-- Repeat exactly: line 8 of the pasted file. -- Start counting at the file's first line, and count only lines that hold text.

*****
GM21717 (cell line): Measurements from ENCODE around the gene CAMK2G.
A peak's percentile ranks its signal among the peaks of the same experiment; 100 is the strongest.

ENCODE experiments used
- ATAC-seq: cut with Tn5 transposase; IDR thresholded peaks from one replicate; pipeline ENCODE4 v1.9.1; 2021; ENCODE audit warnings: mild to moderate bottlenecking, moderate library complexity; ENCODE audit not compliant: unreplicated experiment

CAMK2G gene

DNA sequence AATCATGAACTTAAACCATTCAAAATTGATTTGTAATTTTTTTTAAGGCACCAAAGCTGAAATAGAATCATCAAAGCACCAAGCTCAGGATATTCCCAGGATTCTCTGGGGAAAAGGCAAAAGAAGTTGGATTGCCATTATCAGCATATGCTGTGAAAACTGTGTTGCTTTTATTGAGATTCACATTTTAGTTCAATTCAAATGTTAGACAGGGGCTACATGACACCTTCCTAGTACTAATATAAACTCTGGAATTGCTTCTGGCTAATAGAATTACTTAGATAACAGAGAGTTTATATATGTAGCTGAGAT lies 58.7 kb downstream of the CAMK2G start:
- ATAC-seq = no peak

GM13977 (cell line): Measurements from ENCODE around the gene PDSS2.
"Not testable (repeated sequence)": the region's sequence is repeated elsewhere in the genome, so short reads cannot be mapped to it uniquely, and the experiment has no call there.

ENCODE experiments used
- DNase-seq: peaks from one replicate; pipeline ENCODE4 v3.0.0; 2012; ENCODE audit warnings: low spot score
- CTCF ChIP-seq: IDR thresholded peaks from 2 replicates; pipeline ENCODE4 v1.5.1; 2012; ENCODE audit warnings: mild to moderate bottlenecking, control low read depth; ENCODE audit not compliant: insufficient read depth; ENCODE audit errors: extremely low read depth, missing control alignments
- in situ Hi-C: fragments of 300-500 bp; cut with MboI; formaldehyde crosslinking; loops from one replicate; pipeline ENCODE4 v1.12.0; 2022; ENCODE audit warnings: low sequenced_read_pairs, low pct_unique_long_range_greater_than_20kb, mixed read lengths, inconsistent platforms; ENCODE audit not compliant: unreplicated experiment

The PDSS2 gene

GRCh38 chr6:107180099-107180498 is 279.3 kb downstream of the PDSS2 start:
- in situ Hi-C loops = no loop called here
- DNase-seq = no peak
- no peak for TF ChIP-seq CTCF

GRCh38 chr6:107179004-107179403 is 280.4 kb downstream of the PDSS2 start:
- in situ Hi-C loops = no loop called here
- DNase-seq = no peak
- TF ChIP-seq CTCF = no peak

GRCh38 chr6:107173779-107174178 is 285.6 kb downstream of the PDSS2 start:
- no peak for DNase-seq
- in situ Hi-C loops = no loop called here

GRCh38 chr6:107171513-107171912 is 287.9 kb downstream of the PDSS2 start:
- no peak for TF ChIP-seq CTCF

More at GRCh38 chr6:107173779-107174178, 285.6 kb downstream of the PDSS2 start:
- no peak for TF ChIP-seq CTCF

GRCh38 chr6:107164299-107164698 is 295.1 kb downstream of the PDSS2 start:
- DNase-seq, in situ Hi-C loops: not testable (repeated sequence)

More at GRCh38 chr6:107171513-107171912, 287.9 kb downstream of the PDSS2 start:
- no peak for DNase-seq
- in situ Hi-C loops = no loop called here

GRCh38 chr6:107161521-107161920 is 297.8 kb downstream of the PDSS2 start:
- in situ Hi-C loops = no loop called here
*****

GM13977 (cell line): Measurements from ENCODE around the gene PDSS2.